You want a powerful computer, but you don’t have the time or means necessary to build your own. On the opposite end of the spectrum, even the best gaming PC doesn’t quite match the portability and all-in-one practicality of a laptop.
A gaming laptop gives you just want you want when you want it. You don’t have to replace parts individually when one is acting up; in fact, you don’t even have to buy a monitor, a mouse or a keyboard. Your entire gaming setup is immediately in front of your face no matter where you go.
For a decent gaming notebook, you’re looking at spending around $1,000 (around £800, AU$1,400) minimum. To experience the best PC games at the highest resolutions and frame rates, you can expect to hand over significantly more. That’s assuming, though, that the games are optimized for the hardware you pick out.
Fortunately, the barrier of entry for high-end gaming is getting lower. The system requirements for VR have dropped significantly since the launch of the Rift while graphics cards, like Zotac’s GTX 1070 Mini, cost but a fraction of their last-gen equivalents.
In this article, we’ve provided our impressions on a number of gaming laptops spanning different brands and budgets, keeping in mind the varied interests of our readers. These are the best gaming laptops. Not one is perfect, but each is graced with its own array of specs, advantages and shortcomings, tidily upheld in an organized list for your convenience.
The Asus Strix GL502 may not boast the most innovative design, swapping out the usual black and red color scheme for one that makes it feel like Halloween year-round. But, it’s undoubtedly one of the best when it comes to gaming in 1080p. In fact, we were able to crank the settings all the way up in Overwatch without taking a hit below 60fps. The battery life is janky, sure, but the screen, performance and onboard sound system more than make up for it.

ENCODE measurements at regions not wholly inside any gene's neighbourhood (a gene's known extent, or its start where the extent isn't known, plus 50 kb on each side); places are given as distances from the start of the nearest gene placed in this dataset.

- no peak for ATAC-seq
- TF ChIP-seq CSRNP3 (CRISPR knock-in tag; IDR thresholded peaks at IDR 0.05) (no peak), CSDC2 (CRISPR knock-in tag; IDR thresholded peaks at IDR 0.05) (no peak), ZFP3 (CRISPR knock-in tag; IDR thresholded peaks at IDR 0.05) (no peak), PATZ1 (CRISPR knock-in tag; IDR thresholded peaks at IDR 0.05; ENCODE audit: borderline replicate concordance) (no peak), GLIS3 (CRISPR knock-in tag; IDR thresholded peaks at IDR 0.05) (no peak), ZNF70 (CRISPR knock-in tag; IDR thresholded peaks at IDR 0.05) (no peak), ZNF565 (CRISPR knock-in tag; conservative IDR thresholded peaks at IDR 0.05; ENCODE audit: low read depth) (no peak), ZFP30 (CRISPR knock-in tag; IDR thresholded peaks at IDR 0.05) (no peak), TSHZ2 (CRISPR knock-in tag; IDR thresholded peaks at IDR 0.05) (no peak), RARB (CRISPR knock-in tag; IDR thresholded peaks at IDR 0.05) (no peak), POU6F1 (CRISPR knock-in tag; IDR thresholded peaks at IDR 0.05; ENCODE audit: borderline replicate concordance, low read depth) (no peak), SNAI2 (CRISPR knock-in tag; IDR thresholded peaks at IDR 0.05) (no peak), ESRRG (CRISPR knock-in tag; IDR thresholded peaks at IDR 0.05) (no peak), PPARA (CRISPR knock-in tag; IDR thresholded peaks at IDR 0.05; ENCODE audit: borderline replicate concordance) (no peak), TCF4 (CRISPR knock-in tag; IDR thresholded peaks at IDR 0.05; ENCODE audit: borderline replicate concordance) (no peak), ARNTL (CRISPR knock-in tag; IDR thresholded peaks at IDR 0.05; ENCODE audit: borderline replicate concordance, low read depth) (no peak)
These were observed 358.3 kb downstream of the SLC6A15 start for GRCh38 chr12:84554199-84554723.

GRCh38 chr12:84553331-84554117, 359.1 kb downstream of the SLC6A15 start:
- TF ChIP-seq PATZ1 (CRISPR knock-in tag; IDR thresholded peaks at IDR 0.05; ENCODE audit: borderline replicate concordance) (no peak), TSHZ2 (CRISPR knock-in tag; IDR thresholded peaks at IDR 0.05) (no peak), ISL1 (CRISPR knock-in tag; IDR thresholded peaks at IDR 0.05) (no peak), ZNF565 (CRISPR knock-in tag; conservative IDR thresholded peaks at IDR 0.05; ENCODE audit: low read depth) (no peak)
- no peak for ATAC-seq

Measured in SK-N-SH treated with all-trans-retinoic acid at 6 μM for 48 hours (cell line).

Read the full review: Asus ROG Strix GL502
Unlike most laptops its size, the Alienware 13 R3 bears a hinge-forward design. By moving the heatsinks usually located beneath the keyboard to a distinct bulge that projects outward behind the screen, it allows for a thinner, 0.81-inch (0.22cm) chassis. Unfortunately, this means you won’t find many 13-inch laptop bags that will actually suit the Alienware 13 R3; rather you’ll likely have to opt for a 15-inch carrier. The real draw, however, isn’t the Alienware 13 R3’s protruding appendage or even its impressive quad-core, H-class CPU. While you may be tempted by the inclusion of a full-size Nvidia GeForce GTX 1060, it’s the OLED touch display that caught our attention. The flavorful color gamut puts practically every other laptop on the market to shame.
Read the full review: Alienware 13 R3